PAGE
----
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Thread: memory alignment for struct members

  1. #1
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    memory alignment for struct members

    I had some troubles to use a structure in the constant memory to pass kernel parameters. I posted my code at nvidia's forum at

    http://forums.nvidia.com/index.php?showtopic=197734

    but so far nobody has replied me. I did quite a bit search in the meantime, including reading the specification, but unable to find an example for how to use a struct in a kernel.

    Can someone take a look at my example and tell me what I should do in this case? I tried replacing all member types with cf_float4/cf_float etc in my host code, but it does not work either on an nvidia card

    You comments on this is very much appreciated.

  2. #2
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    Re: memory alignment for struct members

    I don't see anything wrong with your code and you already said that the number of constant kernel arguments is 4 so that's not an issue either.

    Between that and the fact that it works on ATI, it looks quite clearly like a bug in NVidia's OpenCL drivers.

    I'm sorry I don't have any advice on how to work around the issue. You could try commenting out some of the struct fields and see if at some point the problem goes away.
    Disclaimer: Employee of Qualcomm Canada. Any opinions expressed here are personal and do not necessarily reflect the views of my employer. LinkedIn profile.

  3. #3
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    Re: memory alignment for struct members

    Quote Originally Posted by david.garcia
    I don't see anything wrong with your code and you already said that the number of constant kernel arguments is 4 so that's not an issue either.

    Between that and the fact that it works on ATI, it looks quite clearly like a bug in NVidia's OpenCL drivers.

    I'm sorry I don't have any advice on how to work around the issue. You could try commenting out some of the struct fields and see if at some point the problem goes away.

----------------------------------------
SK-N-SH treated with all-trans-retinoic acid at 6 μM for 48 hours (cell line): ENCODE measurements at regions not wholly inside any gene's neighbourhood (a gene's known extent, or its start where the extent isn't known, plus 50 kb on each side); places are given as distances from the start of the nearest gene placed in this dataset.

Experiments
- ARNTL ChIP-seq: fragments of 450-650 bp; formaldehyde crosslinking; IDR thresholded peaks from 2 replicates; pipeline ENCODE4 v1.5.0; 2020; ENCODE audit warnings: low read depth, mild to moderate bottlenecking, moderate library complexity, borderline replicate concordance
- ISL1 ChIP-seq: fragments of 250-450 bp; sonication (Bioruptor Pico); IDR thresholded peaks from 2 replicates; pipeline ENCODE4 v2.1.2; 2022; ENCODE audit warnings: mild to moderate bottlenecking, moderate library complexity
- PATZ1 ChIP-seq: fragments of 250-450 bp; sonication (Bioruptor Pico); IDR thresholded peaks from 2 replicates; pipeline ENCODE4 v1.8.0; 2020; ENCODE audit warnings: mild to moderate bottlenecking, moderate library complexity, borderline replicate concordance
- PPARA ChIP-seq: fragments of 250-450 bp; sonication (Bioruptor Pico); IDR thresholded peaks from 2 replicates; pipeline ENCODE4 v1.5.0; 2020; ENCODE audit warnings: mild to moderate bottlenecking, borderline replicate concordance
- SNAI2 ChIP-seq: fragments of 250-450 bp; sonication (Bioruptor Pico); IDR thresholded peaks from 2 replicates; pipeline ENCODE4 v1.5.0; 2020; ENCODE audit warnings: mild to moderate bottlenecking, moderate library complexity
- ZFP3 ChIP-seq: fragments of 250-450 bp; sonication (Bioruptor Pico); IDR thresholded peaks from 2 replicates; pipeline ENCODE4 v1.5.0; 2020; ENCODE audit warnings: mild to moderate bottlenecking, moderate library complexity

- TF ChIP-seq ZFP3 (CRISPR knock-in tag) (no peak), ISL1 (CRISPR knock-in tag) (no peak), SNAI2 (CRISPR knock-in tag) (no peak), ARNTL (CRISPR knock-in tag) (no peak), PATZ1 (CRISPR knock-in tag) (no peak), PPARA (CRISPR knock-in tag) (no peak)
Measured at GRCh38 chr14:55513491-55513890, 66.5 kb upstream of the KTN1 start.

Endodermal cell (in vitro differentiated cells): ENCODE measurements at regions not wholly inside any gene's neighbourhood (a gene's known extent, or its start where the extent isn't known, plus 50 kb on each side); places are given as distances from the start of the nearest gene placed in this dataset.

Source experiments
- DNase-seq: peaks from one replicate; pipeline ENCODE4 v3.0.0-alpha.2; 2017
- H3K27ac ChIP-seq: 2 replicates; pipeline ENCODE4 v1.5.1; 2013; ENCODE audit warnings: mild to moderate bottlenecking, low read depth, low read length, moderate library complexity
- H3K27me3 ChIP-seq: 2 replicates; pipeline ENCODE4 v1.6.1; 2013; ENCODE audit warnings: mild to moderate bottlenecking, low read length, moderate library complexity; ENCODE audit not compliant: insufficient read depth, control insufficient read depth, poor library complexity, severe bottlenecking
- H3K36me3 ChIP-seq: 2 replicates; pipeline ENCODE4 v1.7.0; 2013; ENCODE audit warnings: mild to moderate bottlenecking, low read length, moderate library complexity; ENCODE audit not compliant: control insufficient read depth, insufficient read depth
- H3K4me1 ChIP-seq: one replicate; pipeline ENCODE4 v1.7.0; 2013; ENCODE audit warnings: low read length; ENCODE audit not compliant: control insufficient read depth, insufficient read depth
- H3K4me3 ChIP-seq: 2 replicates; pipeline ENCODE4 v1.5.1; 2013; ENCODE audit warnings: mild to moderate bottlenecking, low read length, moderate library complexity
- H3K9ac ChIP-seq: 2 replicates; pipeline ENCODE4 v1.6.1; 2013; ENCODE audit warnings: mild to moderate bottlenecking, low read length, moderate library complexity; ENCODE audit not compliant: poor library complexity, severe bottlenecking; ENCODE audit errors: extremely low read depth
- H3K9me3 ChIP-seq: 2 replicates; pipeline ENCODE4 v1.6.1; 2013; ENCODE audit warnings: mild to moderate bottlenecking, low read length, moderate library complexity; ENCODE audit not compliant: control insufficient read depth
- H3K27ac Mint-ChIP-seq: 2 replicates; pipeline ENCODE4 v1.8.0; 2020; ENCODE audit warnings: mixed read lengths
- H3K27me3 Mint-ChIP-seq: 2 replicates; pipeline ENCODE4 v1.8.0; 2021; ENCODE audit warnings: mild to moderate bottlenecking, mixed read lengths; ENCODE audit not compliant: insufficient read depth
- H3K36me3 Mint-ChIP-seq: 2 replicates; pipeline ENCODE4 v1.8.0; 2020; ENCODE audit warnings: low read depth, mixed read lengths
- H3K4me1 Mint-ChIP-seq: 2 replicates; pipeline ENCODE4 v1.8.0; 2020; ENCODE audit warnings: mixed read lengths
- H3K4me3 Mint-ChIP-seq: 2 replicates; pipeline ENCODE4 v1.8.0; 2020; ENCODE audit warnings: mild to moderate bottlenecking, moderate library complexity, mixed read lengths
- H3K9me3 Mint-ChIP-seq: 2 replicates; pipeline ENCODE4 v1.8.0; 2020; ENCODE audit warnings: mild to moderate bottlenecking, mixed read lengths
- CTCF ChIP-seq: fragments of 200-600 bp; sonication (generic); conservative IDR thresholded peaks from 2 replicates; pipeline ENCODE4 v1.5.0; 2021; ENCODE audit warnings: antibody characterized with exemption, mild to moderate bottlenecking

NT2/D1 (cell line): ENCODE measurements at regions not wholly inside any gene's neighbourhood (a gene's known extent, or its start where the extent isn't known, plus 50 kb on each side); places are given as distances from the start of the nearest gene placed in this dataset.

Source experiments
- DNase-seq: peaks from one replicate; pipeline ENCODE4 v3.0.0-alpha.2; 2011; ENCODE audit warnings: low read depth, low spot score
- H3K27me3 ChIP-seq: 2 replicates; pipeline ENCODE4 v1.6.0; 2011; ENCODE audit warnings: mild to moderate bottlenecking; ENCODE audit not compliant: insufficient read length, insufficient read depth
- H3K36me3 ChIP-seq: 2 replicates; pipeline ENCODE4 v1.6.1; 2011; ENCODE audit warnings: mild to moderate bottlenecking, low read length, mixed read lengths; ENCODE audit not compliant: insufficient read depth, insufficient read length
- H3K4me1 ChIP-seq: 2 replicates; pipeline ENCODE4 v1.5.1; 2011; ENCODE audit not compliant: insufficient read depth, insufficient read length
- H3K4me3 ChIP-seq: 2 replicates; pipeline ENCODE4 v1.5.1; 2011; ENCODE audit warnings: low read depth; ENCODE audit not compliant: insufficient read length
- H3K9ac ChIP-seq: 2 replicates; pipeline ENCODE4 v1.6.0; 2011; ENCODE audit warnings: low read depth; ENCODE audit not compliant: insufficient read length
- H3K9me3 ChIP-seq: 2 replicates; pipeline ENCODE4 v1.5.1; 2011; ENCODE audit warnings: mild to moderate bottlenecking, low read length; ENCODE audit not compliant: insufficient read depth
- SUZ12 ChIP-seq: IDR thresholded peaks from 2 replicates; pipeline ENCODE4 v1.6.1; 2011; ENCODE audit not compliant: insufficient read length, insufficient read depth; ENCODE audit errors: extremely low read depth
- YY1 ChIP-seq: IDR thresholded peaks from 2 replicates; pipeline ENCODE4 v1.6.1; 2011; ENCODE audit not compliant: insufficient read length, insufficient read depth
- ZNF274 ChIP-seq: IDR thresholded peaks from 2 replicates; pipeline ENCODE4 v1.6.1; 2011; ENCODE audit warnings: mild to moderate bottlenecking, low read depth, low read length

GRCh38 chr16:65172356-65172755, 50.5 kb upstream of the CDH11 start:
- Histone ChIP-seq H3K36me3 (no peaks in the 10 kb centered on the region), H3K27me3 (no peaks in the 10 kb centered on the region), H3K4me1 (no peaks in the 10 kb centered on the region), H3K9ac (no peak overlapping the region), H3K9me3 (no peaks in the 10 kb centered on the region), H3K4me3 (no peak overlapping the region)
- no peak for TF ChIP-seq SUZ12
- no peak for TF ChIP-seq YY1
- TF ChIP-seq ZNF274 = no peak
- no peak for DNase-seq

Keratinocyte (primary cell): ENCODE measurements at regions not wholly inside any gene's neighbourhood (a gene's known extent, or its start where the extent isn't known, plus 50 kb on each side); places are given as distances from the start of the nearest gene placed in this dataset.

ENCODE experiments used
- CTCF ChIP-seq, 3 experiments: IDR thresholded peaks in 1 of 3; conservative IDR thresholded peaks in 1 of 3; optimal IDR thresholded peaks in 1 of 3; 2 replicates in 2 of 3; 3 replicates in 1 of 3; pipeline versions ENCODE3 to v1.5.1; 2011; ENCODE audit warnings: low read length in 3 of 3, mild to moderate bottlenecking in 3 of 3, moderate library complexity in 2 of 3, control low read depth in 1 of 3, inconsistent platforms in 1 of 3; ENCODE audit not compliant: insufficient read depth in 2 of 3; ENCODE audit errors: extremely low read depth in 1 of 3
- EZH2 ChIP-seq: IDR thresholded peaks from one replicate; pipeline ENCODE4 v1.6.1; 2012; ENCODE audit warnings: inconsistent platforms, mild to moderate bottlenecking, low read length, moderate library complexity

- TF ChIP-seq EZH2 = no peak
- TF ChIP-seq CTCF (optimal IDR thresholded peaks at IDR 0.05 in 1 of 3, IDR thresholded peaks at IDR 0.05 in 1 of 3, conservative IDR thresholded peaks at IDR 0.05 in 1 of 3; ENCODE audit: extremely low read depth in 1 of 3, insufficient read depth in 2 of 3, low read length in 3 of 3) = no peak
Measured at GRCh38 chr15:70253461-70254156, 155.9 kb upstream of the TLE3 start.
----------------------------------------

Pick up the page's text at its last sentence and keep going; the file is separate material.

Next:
great, thank you for confirming on this. I feel a lot better now

  4. #4
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    Re: memory alignment for struct members

    Quote Originally Posted by david.garcia
    I don't see anything wrong with your code and you already said that the number of constant kernel arguments is 4 so that's not an issue either.

    Between that and the fact that it works on ATI, it looks quite clearly like a bug in NVidia's OpenCL drivers.

    I'm sorry I don't have any advice on how to work around the issue. You could try commenting out some of the struct fields and see if at some point the problem goes away.

    hi David

    I printed sizeof(KParam) inside the host and device and found the two sizes are different for the code I posted at nvidia's forum: for the host code, it is 180, for cl kernel, it is 192. I prepended all type names by cl_ for the host definition, and now their sizes are the same.

    In your opinion, if I don't prepend cl_ in the types, will there be misalignment when passing the 180-byte host struct to the 192-byte device struct? where the paddings happen? are they at the very end of the struct or can be in between two elements?

    I also found out that the segfault error may not solely be caused by the constant parameter, but by some bugs in the nvidia's compiler in handling nested if-statements. I am still investigating on this.

  5. #5
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    Re: memory alignment for struct members

    In your opinion, if I don't prepend cl_ in the types, will there be misalignment when passing the 180-byte host struct to the 192-byte device struct? where the paddings happen? are they at the very end of the struct or can be in between two elements?
    Ah, I missed that. Yes, you must always use cl_xxx types on the API side as they are guaranteed to match the size of their cousins in OpenCL C (except for size_t and bool). For example, cl_long in the API side is equivalent to ulong on OpenCL C (a 64-bit signed integer).

    Padding can happen either between struct members or at the end of the struct. This comes from C99 actually.
    Disclaimer: Employee of Qualcomm Canada. Any opinions expressed here are personal and do not necessarily reflect the views of my employer. LinkedIn profile.

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